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The Minister's pledge to develope Industry, Art, and Science. 557

ever been levied by financial cupidity; for we must regard it as virtually imposed by the Government that refuses to sustain our scientific institutions. Heavier still does such a tax fall upon the men of genius, who, as Mr. Glaisher* well expresses it, "are content to pass by the beaten tracks to wealth and preferment, and choose that which successfully pursued would lead them to renown,” but meeting with obstacles which they cannot surmount, “ the far greater number of those who are well qualified by talent, education, and bias, to add to the stores of science and shed lustre on their country, are compelled to turn aside to the smoother paths leading to professions which hold out inducements to their pursuit.” In this manner is the staff of science diminished in number and in genius; and the finest and most vigorous minds in the nation, who would light up our manufactures with their science, and supply its brightest fuel to our industry, are thus rusticated in professions whose duties could be sufficiently discharged by inferior minds.

But while want of position scares the young philosopher from the bleak domain of scientific research, there is no motive but that of future fame to allure him from the field where wealth and professional distinction may be surely won. When the honours of the State have been conceded to the most distinguished of our philosophers, they have been of the lowest kind, and instead of being the spontaneous and generous emanations from the seat of power, they are but withered leaves which faction throws from her own laurelled bust to gratify a political partisan, or perchance to pay by a transferable bond the wages of corruption.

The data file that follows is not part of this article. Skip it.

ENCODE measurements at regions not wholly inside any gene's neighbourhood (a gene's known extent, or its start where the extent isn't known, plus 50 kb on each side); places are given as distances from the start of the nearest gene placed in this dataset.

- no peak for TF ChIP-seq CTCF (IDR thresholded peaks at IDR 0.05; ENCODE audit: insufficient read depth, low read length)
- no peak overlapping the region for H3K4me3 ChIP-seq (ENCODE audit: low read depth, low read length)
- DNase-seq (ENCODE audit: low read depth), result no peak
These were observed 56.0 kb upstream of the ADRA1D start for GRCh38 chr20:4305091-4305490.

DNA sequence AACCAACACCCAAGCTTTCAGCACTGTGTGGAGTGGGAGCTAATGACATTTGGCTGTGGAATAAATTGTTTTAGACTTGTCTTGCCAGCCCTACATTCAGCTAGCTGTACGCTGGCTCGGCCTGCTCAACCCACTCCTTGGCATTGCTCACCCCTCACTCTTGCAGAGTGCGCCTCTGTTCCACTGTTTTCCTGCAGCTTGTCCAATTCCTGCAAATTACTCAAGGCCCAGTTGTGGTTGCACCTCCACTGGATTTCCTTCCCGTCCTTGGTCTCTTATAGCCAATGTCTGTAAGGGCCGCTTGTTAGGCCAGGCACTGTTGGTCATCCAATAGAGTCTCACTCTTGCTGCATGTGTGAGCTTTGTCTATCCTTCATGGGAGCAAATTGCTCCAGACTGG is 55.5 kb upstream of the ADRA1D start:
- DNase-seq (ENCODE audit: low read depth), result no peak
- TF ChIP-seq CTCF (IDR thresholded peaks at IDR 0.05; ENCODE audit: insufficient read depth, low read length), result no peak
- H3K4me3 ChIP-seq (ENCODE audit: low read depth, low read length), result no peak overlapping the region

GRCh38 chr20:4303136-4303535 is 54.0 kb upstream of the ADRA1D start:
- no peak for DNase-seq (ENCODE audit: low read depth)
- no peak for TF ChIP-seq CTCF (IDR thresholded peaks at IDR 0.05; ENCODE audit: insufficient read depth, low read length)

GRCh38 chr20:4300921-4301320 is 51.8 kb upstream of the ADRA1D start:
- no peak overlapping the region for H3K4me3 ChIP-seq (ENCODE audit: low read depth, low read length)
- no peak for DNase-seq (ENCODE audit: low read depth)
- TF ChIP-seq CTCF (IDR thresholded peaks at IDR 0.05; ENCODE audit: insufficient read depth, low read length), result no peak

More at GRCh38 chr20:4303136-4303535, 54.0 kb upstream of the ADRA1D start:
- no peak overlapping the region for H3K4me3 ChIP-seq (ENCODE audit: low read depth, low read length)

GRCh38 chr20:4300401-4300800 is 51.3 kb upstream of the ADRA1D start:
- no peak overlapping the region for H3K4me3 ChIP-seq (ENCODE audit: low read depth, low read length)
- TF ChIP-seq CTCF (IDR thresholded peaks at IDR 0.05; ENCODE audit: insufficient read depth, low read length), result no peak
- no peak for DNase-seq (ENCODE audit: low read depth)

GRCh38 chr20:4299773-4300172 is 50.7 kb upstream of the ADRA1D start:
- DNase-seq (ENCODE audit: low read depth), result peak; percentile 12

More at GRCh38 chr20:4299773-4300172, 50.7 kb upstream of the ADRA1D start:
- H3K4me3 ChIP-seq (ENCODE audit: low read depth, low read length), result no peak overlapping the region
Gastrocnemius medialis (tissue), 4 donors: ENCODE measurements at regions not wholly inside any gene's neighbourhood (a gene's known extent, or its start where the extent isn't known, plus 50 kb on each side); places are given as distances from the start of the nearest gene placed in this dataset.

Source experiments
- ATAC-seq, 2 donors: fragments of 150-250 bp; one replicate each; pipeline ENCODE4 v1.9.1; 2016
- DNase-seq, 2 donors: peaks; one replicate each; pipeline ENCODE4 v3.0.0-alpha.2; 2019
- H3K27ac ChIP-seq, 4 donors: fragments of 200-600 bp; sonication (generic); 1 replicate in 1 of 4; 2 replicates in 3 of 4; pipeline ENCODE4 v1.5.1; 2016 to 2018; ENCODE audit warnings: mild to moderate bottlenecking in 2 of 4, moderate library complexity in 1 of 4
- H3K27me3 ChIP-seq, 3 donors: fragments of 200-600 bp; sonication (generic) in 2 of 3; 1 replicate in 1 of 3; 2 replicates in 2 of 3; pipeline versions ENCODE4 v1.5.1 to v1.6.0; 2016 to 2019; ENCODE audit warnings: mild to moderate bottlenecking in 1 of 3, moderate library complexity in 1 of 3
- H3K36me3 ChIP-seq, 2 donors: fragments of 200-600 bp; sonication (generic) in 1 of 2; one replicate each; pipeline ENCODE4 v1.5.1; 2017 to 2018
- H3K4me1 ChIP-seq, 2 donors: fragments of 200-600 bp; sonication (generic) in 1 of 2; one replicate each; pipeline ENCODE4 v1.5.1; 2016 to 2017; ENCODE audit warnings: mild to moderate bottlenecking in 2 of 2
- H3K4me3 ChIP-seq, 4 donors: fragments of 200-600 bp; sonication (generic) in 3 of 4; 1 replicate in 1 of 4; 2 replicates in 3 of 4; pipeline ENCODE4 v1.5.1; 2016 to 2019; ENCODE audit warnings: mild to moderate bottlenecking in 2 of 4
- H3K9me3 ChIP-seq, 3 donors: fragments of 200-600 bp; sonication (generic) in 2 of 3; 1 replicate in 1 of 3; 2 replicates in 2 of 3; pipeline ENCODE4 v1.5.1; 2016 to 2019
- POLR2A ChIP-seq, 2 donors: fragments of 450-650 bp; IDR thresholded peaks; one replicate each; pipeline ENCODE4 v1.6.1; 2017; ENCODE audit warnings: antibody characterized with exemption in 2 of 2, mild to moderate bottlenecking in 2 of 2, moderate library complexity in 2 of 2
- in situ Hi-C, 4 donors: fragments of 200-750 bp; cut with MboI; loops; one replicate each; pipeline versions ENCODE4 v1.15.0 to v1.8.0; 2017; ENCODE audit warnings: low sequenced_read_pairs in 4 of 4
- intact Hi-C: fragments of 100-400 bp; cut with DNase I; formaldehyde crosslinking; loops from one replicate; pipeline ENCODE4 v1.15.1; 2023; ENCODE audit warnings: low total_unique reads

With these facts before us we are driven to the conclusion, that from the voluntary character of our scientific institutions, and the ignorance and parsimony of our Government, a supply of indigenous science, abundant in quantity and high in quality, cannot be commanded to meet the wants of our new industrial institutions. This therefore is the time for the true patrons of art and industry-the Prince and the Royal Commissioners, to earn a double laurel froin their country, by reforming our scientific as well as our industrial institutions. The national feeling developed by the Exhibition marks the time, and the proposed local union of all our societies points to the occasion when this great intellectual revolution should be accomplished. The bold minister who now wields the power of the State, has, at this auspicious moment, promised, through Her Majesty, and declared it to be huis duty, to “develope as well as to encourage industry, art, and

• Lectures on the Results of the Esposition, p. 395. See also Babbage's Exposition of 1851, pp. 236, 242.

science." With no common feelings shall we watch the glorious sunrise of which this announcement may be the dawn; and yet not without some mingling fear that the promise thus given to science may be one of those political pledges which are made in weakness and broken in power, or but a passing sentiment which has escaped from the hand of the minister, without having thrilled through his heart. Athwart the darkness of the future the brightest ray of the present but dimly shines, and that sun whose ruddy orb is nearing our horizon may yet rise in darkness deeper than the presaging dawn. We nevertheless confide in the loyalty of the statesman's heart, though we may doubt the strength of his arm. The royal lip, however, has stamped the pledge as sincere : The approbation of the Prince may seal its accomplishment; and with such securities we hail it as an augury of the triumph of British science, and of British industry, and therefore of social wealth and contentment. Our new legislature has yet to indorse the fiat of the Cabinet, and fulfil the desire of the throne; but even if ignorance and faction shall still combine to thwart our intellectual progress, we trust it will never be recorded in history's enduring page, that a British statesman had broken at noon the vow which he had made at midnight,-insulting the sovereign by whose lips that vow was embalmed, and the nation whose hopes it raised, and whose interests it involved,